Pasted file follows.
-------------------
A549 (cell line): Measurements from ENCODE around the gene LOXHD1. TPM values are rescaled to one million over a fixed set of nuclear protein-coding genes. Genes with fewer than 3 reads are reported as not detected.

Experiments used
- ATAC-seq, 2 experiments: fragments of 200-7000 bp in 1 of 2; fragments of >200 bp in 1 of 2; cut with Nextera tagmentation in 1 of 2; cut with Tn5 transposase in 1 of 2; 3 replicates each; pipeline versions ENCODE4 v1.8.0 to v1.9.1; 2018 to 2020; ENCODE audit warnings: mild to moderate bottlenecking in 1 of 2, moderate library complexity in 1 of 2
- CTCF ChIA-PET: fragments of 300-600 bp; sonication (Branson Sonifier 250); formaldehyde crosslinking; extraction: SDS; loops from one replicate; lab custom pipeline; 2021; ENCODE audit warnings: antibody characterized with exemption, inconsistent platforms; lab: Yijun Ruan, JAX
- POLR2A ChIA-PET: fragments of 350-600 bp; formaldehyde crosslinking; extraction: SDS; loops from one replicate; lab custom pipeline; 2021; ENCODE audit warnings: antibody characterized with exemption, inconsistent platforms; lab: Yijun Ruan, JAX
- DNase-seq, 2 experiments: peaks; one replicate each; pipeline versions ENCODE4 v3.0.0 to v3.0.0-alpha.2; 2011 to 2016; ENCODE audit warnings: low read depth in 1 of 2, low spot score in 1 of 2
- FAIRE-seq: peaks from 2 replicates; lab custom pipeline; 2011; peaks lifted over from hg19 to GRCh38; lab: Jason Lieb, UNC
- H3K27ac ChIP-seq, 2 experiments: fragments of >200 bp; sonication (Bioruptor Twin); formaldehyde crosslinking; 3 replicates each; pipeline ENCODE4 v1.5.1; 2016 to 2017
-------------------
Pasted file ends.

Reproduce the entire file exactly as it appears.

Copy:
A549 (cell line): Measurements from ENCODE around the gene LOXHD1. TPM values are rescaled to one million over a fixed set of nuclear protein-coding genes. Genes with fewer than 3 reads are reported as not detected.

Experiments used
- ATAC-seq, 2 experiments: fragments of 200-7000 bp in 1 of 2; fragments of >200 bp in 1 of 2; cut with Nextera tagmentation in 1 of 2; cut with Tn5 transposase in 1 of 2; 3 replicates each; pipeline versions ENCODE4 v1.8.0 to v1.9.1; 2018 to 2020; ENCODE audit warnings: mild to moderate bottlenecking in 1 of 2, moderate library complexity in 1 of 2
- CTCF ChIA-PET: fragments of 300-600 bp; sonication (Branson Sonifier 250); formaldehyde crosslinking; extraction: SDS; loops from one replicate; lab custom pipeline; 2021; ENCODE audit warnings: antibody characterized with exemption, inconsistent platforms; lab: Yijun Ruan, JAX
- POLR2A ChIA-PET: fragments of 350-600 bp; formaldehyde crosslinking; extraction: SDS; loops from one replicate; lab custom pipeline; 2021; ENCODE audit warnings: antibody characterized with exemption, inconsistent platforms; lab: Yijun Ruan, JAX
- DNase-seq, 2 experiments: peaks; one replicate each; pipeline versions ENCODE4 v3.0.0 to v3.0.0-alpha.2; 2011 to 2016; ENCODE audit warnings: low read depth in 1 of 2, low spot score in 1 of 2
- FAIRE-seq: peaks from 2 replicates; lab custom pipeline; 2011; peaks lifted over from hg19 to GRCh38; lab: Jason Lieb, UNC
- H3K27ac ChIP-seq, 2 experiments: fragments of >200 bp; sonication (Bioruptor Twin); formaldehyde crosslinking; 3 replicates each; pipeline ENCODE4 v1.5.1; 2016 to 2017